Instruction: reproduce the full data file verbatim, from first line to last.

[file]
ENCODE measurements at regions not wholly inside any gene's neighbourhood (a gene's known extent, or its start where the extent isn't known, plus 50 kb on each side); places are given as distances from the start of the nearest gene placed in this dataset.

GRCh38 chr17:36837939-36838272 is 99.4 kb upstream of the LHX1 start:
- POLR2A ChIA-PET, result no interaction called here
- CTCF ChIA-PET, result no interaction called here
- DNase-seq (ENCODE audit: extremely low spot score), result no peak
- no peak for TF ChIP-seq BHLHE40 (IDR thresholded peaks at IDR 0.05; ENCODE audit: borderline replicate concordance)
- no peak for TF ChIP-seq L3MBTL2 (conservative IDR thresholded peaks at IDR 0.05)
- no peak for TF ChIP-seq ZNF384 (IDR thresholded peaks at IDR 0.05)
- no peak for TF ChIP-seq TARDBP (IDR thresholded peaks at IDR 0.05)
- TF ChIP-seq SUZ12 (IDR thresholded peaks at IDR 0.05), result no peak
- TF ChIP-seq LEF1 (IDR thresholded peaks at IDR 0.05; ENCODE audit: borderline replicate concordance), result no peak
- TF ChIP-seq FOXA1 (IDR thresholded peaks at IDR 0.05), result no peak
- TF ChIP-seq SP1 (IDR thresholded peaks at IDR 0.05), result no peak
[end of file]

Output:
ENCODE measurements at regions not wholly inside any gene's neighbourhood (a gene's known extent, or its start where the extent isn't known, plus 50 kb on each side); places are given as distances from the start of the nearest gene placed in this dataset.

GRCh38 chr17:36837939-36838272 is 99.4 kb upstream of the LHX1 start:
- POLR2A ChIA-PET, result no interaction called here
- CTCF ChIA-PET, result no interaction called here
- DNase-seq (ENCODE audit: extremely low spot score), result no peak
- no peak for TF ChIP-seq BHLHE40 (IDR thresholded peaks at IDR 0.05; ENCODE audit: borderline replicate concordance)
- no peak for TF ChIP-seq L3MBTL2 (conservative IDR thresholded peaks at IDR 0.05)
- no peak for TF ChIP-seq ZNF384 (IDR thresholded peaks at IDR 0.05)
- no peak for TF ChIP-seq TARDBP (IDR thresholded peaks at IDR 0.05)
- TF ChIP-seq SUZ12 (IDR thresholded peaks at IDR 0.05), result no peak
- TF ChIP-seq LEF1 (IDR thresholded peaks at IDR 0.05; ENCODE audit: borderline replicate concordance), result no peak
- TF ChIP-seq FOXA1 (IDR thresholded peaks at IDR 0.05), result no peak
- TF ChIP-seq SP1 (IDR thresholded peaks at IDR 0.05), result no peak